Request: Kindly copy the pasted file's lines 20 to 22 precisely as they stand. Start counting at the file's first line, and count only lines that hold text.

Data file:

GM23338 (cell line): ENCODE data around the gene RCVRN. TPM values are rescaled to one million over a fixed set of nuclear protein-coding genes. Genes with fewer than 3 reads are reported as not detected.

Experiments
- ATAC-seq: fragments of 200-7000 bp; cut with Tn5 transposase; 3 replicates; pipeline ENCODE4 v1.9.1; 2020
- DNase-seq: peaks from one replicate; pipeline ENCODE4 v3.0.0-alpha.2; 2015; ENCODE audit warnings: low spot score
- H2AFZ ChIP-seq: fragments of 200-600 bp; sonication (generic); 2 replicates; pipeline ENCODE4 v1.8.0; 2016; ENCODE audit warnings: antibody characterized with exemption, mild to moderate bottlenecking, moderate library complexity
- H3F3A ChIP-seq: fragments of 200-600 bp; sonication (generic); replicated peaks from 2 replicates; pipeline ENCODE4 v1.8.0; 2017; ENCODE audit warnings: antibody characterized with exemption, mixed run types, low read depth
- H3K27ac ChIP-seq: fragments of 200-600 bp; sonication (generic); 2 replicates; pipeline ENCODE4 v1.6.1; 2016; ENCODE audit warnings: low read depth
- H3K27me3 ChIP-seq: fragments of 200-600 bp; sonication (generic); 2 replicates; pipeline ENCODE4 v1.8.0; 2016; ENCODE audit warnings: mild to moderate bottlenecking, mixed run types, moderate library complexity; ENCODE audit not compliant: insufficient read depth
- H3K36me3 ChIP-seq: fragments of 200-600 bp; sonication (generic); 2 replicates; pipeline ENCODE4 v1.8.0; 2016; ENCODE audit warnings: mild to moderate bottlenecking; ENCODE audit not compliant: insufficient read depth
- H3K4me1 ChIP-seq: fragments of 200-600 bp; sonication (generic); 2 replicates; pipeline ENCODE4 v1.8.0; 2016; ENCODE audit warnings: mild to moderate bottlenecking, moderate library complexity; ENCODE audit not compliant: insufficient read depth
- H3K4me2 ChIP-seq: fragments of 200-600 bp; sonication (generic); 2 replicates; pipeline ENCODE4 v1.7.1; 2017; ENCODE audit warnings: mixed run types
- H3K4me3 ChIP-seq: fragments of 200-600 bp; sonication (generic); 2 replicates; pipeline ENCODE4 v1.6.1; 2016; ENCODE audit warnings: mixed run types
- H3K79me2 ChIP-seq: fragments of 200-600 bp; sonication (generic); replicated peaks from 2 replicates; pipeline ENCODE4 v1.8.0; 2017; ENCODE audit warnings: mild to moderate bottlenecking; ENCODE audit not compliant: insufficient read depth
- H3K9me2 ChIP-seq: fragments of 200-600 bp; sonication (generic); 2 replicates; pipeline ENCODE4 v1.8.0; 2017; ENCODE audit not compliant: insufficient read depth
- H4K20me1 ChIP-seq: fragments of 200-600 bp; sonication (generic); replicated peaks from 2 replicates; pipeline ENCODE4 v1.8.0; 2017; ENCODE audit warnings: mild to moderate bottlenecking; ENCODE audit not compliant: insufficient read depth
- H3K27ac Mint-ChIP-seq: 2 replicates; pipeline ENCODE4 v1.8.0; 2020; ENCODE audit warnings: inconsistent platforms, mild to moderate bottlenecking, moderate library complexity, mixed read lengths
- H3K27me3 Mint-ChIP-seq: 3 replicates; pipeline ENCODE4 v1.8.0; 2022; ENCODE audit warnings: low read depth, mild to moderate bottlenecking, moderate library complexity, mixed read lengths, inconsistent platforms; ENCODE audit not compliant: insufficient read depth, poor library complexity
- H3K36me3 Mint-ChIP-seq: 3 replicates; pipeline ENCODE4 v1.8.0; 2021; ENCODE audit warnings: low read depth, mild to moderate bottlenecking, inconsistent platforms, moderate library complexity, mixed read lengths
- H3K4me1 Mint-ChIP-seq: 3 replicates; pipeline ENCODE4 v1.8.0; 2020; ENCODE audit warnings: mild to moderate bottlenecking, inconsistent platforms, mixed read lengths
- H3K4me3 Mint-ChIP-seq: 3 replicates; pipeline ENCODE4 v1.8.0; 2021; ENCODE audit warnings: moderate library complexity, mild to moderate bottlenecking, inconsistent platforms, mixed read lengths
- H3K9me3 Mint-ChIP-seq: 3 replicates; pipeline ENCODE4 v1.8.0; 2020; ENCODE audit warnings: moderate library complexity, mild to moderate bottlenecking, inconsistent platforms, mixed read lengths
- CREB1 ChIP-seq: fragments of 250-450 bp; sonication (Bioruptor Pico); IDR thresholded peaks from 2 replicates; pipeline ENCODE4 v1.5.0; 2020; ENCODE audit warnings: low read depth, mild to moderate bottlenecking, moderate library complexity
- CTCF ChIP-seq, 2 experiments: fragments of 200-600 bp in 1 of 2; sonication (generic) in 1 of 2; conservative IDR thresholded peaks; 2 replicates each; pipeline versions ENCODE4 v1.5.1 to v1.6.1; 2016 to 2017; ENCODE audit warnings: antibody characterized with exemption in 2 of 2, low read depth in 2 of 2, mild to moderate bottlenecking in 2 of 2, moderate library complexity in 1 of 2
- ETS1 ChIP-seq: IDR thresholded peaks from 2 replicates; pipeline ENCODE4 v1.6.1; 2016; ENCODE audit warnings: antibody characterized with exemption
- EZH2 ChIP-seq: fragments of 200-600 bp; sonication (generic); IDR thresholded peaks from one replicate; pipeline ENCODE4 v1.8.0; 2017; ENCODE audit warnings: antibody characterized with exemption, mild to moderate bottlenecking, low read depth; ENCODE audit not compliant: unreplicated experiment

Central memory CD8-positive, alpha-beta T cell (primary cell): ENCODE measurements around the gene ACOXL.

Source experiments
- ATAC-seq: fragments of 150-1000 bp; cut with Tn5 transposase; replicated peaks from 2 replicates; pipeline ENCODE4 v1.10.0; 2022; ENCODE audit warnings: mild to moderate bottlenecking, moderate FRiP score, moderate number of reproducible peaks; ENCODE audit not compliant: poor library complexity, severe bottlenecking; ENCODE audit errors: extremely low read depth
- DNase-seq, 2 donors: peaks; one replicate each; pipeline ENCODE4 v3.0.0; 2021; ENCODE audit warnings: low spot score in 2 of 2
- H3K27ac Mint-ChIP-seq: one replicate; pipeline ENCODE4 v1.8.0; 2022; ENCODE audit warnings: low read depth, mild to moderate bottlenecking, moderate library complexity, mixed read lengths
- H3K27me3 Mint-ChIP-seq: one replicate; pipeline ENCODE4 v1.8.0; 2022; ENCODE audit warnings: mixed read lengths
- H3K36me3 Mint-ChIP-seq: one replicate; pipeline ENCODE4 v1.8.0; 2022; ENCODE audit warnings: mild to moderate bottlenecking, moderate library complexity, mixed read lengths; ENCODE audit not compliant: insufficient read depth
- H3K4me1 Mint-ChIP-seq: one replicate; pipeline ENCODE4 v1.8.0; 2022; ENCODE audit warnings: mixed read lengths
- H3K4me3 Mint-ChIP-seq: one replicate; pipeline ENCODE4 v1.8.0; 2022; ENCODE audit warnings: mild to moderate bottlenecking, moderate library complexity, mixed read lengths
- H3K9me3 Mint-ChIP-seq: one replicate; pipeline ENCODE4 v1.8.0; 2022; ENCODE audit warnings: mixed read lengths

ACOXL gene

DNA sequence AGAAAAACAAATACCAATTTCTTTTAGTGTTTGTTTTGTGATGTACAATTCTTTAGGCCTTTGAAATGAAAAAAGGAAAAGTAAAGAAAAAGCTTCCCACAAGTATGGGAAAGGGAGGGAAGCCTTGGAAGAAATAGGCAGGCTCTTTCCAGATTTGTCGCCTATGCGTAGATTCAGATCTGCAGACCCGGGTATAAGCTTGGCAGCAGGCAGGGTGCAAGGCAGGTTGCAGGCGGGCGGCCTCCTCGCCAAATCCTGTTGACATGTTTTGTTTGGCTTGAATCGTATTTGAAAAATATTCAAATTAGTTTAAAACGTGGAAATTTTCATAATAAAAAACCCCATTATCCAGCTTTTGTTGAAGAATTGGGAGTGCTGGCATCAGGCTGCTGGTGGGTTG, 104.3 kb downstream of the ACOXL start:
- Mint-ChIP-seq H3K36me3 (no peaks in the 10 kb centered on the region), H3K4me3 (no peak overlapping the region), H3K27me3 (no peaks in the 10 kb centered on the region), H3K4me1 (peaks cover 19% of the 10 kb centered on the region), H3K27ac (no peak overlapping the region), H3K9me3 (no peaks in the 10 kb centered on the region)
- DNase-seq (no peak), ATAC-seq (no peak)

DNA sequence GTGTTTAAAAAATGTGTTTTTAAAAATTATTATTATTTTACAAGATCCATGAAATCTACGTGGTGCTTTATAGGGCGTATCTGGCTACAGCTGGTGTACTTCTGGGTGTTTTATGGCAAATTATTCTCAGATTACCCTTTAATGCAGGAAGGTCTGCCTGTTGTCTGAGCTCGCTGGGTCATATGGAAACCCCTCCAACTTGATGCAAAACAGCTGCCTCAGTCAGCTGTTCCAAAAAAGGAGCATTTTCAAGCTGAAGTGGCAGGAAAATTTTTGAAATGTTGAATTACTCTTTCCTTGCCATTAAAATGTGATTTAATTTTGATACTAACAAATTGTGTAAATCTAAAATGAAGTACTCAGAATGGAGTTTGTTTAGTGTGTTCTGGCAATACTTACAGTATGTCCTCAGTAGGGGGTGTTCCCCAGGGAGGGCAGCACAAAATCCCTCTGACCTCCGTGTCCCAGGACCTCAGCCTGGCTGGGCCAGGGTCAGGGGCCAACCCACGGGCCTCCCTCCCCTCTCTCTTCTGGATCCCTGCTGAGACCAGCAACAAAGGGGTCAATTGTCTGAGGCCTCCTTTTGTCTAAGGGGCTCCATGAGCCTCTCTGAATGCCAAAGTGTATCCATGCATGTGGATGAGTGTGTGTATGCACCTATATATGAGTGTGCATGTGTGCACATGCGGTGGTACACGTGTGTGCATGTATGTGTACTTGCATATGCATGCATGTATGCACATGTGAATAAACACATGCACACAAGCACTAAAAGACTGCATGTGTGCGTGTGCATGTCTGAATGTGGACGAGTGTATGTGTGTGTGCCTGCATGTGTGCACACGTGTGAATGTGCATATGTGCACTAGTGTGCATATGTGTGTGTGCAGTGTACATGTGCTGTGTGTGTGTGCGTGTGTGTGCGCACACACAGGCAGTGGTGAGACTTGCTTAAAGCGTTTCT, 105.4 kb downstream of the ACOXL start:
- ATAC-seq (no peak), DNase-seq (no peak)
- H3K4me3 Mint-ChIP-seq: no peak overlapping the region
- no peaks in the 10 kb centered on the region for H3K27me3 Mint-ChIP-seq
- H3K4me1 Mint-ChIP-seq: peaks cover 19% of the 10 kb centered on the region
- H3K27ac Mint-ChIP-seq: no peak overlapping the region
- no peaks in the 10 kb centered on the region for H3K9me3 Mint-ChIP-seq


- H3K4me3 Mint-ChIP-seq: 3 replicates; pipeline ENCODE4 v1.8.0; 2021; ENCODE audit warnings: moderate library complexity, mild to moderate bottlenecking, inconsistent platforms, mixed read lengths
- H3K9me3 Mint-ChIP-seq: 3 replicates; pipeline ENCODE4 v1.8.0; 2020; ENCODE audit warnings: moderate library complexity, mild to moderate bottlenecking, inconsistent platforms, mixed read lengths
- CREB1 ChIP-seq: fragments of 250-450 bp; sonication (Bioruptor Pico); IDR thresholded peaks from 2 replicates; pipeline ENCODE4 v1.5.0; 2020; ENCODE audit warnings: low read depth, mild to moderate bottlenecking, moderate library complexity